The horned puffin is among the numerous bird species that could be affected by an oil spill in Arctic waters. Photo: USFWS via Flickr
Royal Dutch Shell PLC is calling it quits for drilling in the waters off Alaska’s north coast—at least for 2013. The company announced today that it will suspend its exploratory exploration program “to prepare equipment and plans for a resumption of activity at a later stage.”
"It's not at all a surprise given all the serious problems they had both in the Arctic but also mobilizing to and from the Arctic," Lois Epstein, Arctic program director for the Wilderness Society, who served on an offshore safety advisory committee that advises Interior Secretary Ken Salazar, told E&E News. "We anticipated the harsh conditions would be problematic, and they were."
The company has encountered numerous obstacles in its $4.5 billion endeavor to plumb the rich oil fields in the Beaufort and Chukchi seas, including weather delays, equipment mishaps, and regulatory violations. The latest blunder occurred when the drilling rig Kulluk broke free from towropes and, after a days-long struggle, on December 31 ran aground on the uninhabited Sitkalidak Island—an Important Bird Area where more than 100,000 birds overwinter and 180,000 nest in the summer.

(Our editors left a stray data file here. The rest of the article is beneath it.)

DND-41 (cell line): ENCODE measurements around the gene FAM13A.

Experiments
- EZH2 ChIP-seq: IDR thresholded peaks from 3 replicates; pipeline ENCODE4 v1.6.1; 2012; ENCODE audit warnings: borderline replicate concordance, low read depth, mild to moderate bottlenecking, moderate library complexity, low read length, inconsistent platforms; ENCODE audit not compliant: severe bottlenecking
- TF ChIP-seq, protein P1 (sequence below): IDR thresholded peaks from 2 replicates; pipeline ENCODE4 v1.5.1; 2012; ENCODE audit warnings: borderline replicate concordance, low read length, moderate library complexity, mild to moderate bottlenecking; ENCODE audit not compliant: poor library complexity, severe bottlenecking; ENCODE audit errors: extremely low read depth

Those setbacks have fueled environmentalists’ criticisms of the program.
“Drilling amid ice floes in the neighborhood of nurseries for threatened wildlife isn't either smart or safe,” David Yarnold, Audubon CEO and president, said in a statement. “Shell seems to have come to its senses for now—but how many accidents did it take? We’re going to keep fighting for clean air and water, healthy wildlife populations, and effective energy policies for the future.”
Shell is also looking ahead, and maintained that it's "committed to drill there again in the future."
This is one fight that's far from over.